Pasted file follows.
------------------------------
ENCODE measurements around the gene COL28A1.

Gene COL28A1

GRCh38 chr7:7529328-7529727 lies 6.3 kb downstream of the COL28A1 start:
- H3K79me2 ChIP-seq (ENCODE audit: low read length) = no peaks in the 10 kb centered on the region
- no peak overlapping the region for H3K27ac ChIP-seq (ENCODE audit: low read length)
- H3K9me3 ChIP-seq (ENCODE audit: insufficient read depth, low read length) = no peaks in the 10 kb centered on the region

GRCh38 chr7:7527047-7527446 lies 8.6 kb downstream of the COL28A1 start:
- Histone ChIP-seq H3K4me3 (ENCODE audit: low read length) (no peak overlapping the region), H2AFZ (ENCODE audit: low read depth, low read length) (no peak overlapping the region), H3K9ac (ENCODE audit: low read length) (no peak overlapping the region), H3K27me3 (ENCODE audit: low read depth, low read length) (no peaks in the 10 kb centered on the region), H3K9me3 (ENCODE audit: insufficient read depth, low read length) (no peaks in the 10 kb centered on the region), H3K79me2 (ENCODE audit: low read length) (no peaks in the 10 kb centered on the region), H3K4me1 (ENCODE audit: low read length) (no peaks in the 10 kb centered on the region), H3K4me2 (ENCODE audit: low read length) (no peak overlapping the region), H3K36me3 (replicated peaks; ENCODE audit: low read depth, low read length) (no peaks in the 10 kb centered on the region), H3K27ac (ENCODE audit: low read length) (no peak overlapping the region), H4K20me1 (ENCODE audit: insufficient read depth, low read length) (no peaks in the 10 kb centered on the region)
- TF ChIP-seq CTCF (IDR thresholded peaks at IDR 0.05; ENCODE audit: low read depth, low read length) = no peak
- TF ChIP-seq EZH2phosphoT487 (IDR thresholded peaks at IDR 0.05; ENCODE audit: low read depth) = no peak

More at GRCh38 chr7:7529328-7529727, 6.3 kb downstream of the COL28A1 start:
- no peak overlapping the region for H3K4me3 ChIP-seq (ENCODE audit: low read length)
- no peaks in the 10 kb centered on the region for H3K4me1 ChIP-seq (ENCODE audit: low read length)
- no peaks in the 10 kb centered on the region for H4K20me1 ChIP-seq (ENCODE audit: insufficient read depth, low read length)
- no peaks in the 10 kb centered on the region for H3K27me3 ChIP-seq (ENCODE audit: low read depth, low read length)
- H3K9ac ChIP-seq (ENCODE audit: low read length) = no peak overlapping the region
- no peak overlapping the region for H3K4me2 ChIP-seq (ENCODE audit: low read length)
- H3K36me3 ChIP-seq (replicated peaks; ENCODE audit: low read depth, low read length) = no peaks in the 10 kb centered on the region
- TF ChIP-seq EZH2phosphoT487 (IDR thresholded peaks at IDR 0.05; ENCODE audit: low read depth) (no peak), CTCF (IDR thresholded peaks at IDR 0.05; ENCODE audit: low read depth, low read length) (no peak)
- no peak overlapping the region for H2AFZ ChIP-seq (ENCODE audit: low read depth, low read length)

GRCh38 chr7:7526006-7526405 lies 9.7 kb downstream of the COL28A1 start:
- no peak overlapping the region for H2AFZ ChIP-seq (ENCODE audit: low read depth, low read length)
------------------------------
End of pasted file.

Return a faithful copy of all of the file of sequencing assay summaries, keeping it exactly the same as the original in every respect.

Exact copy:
ENCODE measurements around the gene COL28A1.

Gene COL28A1

GRCh38 chr7:7529328-7529727 lies 6.3 kb downstream of the COL28A1 start:
- H3K79me2 ChIP-seq (ENCODE audit: low read length) = no peaks in the 10 kb centered on the region
- no peak overlapping the region for H3K27ac ChIP-seq (ENCODE audit: low read length)
- H3K9me3 ChIP-seq (ENCODE audit: insufficient read depth, low read length) = no peaks in the 10 kb centered on the region

GRCh38 chr7:7527047-7527446 lies 8.6 kb downstream of the COL28A1 start:
- Histone ChIP-seq H3K4me3 (ENCODE audit: low read length) (no peak overlapping the region), H2AFZ (ENCODE audit: low read depth, low read length) (no peak overlapping the region), H3K9ac (ENCODE audit: low read length) (no peak overlapping the region), H3K27me3 (ENCODE audit: low read depth, low read length) (no peaks in the 10 kb centered on the region), H3K9me3 (ENCODE audit: insufficient read depth, low read length) (no peaks in the 10 kb centered on the region), H3K79me2 (ENCODE audit: low read length) (no peaks in the 10 kb centered on the region), H3K4me1 (ENCODE audit: low read length) (no peaks in the 10 kb centered on the region), H3K4me2 (ENCODE audit: low read length) (no peak overlapping the region), H3K36me3 (replicated peaks; ENCODE audit: low read depth, low read length) (no peaks in the 10 kb centered on the region), H3K27ac (ENCODE audit: low read length) (no peak overlapping the region), H4K20me1 (ENCODE audit: insufficient read depth, low read length) (no peaks in the 10 kb centered on the region)
- TF ChIP-seq CTCF (IDR thresholded peaks at IDR 0.05; ENCODE audit: low read depth, low read length) = no peak
- TF ChIP-seq EZH2phosphoT487 (IDR thresholded peaks at IDR 0.05; ENCODE audit: low read depth) = no peak

More at GRCh38 chr7:7529328-7529727, 6.3 kb downstream of the COL28A1 start:
- no peak overlapping the region for H3K4me3 ChIP-seq (ENCODE audit: low read length)
- no peaks in the 10 kb centered on the region for H3K4me1 ChIP-seq (ENCODE audit: low read length)
- no peaks in the 10 kb centered on the region for H4K20me1 ChIP-seq (ENCODE audit: insufficient read depth, low read length)
- no peaks in the 10 kb centered on the region for H3K27me3 ChIP-seq (ENCODE audit: low read depth, low read length)
- H3K9ac ChIP-seq (ENCODE audit: low read length) = no peak overlapping the region
- no peak overlapping the region for H3K4me2 ChIP-seq (ENCODE audit: low read length)
- H3K36me3 ChIP-seq (replicated peaks; ENCODE audit: low read depth, low read length) = no peaks in the 10 kb centered on the region
- TF ChIP-seq EZH2phosphoT487 (IDR thresholded peaks at IDR 0.05; ENCODE audit: low read depth) (no peak), CTCF (IDR thresholded peaks at IDR 0.05; ENCODE audit: low read depth, low read length) (no peak)
- no peak overlapping the region for H2AFZ ChIP-seq (ENCODE audit: low read depth, low read length)

GRCh38 chr7:7526006-7526405 lies 9.7 kb downstream of the COL28A1 start:
- no peak overlapping the region for H2AFZ ChIP-seq (ENCODE audit: low read depth, low read length)